Once dough is risen, get a big pot. Put a gallon of water in this, and stir in 

  • 1 tbsp baking soda

Put on high heat and start bringing to a boil. Preheat your oven to 450F. Gather your tools: baking sheet(s), spider or slotted spoon to handle the pretzels, floured surface for making up pretzels. A pastry blade is handy for cutting the dough and scraping up the surface to clean later. 

Knead dough down and portion into roughly 16 equal pieces. If you want to watch me doing this in real time, you can see it on this video. Once you have a piece of dough, roll it into a snake between your hands, then lay that down in a U with the bottom towards you, twist the top ends loosely twice, then bring them back and press them firmly into the bottom ‘corners’ of your U shape. Probably best to watch this done! 

Set your pretzel aside to rest for about ten minutes. You can move faster than this, but they won’t be as plump as they could be. 

Once your alkaline water is at a full boil, carefully drop the pretzels in, one at a time, and not crowding the pan. I can cook four at a time in my stockpot. I use a spider to lower them in without a splash. They will sink at first, then rise back up and float. After boiling for 2-3 minutes, scoop them out and place on a baking sheet. Sprinkle with pretzel salt if desired (I forgot, but with this dip you don’t really need the salt).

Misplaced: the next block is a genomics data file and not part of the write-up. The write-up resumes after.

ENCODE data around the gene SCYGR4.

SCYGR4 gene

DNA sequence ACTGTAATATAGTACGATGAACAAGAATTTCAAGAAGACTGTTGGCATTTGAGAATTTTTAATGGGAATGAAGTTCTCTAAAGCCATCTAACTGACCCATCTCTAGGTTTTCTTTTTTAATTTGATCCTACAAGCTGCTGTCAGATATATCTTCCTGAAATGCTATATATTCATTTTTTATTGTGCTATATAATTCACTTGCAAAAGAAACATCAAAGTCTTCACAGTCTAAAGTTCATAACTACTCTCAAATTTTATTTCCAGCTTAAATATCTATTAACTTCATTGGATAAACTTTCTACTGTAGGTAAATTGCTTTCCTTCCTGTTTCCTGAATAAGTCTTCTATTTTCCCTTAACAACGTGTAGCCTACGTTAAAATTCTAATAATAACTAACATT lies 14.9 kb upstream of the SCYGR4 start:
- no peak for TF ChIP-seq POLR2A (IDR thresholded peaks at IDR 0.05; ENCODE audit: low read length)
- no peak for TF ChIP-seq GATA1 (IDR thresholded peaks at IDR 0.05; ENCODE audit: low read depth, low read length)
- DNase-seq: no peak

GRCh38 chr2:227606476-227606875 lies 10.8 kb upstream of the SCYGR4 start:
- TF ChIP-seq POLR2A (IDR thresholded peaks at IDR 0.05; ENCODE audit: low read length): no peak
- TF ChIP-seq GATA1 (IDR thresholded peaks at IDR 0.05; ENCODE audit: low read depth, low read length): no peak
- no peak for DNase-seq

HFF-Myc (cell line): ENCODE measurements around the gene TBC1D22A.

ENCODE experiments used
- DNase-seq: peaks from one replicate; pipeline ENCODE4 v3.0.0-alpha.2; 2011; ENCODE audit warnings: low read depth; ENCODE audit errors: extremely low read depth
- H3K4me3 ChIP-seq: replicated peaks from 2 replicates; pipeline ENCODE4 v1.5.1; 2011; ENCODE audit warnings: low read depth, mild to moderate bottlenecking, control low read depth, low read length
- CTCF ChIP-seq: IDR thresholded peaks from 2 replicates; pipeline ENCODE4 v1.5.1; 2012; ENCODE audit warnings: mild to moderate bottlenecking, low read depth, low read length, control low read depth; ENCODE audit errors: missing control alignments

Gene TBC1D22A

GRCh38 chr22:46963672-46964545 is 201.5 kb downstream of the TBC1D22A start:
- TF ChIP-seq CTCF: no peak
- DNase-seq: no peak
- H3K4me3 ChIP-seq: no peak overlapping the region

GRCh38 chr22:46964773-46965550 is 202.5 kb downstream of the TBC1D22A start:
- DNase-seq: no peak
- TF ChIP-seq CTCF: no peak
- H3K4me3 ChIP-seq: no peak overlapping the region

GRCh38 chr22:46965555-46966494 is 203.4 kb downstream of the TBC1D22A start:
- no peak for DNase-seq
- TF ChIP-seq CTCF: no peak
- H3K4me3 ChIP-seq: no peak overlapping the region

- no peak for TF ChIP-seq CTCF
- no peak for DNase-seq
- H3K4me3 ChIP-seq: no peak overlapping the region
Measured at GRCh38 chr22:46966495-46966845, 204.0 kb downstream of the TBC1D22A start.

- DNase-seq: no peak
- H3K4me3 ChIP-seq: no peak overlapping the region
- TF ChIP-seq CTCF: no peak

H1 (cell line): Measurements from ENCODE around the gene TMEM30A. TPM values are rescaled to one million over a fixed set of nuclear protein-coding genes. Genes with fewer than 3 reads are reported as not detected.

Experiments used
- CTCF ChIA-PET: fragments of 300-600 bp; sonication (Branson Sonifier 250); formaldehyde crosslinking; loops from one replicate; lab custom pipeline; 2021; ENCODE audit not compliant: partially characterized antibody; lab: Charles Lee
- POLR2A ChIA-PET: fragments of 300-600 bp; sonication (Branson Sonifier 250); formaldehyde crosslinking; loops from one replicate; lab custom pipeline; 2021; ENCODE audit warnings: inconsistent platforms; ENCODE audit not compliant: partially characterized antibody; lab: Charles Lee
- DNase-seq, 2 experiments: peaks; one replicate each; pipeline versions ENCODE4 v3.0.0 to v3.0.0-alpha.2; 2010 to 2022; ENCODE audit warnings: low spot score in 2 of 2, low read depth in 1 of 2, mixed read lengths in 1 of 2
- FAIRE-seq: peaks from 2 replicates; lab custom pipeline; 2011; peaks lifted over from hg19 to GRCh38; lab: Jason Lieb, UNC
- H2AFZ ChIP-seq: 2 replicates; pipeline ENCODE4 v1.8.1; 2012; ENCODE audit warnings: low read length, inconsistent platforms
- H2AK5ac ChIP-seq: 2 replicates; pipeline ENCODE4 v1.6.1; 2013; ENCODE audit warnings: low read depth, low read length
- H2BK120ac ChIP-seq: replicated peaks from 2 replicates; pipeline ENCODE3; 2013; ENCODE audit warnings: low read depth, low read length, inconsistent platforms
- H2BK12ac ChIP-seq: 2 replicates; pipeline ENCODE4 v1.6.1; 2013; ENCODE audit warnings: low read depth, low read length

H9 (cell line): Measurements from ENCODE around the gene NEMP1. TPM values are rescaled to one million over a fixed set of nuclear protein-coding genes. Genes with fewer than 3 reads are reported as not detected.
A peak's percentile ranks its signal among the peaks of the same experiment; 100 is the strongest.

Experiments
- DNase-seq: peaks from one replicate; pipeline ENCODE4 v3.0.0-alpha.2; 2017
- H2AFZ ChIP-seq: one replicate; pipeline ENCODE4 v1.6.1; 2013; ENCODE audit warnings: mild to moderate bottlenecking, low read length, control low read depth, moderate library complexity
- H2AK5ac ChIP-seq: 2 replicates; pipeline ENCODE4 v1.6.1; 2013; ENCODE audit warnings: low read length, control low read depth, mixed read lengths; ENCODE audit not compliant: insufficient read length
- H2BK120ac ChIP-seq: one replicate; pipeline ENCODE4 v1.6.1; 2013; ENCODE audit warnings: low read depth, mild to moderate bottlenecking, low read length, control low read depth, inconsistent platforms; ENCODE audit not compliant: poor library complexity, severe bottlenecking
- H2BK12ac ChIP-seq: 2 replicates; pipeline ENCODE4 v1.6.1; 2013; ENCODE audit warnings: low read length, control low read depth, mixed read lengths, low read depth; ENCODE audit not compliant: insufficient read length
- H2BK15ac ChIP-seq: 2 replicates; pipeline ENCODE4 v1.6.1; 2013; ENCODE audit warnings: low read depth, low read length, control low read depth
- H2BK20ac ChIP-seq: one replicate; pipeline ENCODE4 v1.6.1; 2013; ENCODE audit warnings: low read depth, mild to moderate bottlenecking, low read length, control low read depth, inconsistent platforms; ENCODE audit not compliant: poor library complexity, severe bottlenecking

Bake them at 450F for about 15 minutes, until they are a nice golden brown. Cool, at least a little, and eat! 

Cheese Beer Chorizo Dip 

You can easily prepare this while the pretzels are baking. This makes a lot – easily 12 servings! 

10 oz tube o’ chorizo

2 lbs velveeta

6-8 oz beer (any beer, really, your choice, but the more flavor it’s got, the better. So no love-in-a-canoe beer if you want to actually, you know, taste it)

In a large cast iron skillet (or any skillet, but I have preferences) fry up your chorizo. Drain as much grease as you can.  Stir in your beer. The chunk up the cheese and stir this in, removing from heat when it is almost completely melted. Drain more chorizo grease – a turkey baster works well for sucking it up. Stir well and serve when completely melted. 

I didn’t get a photo until we’d started eating!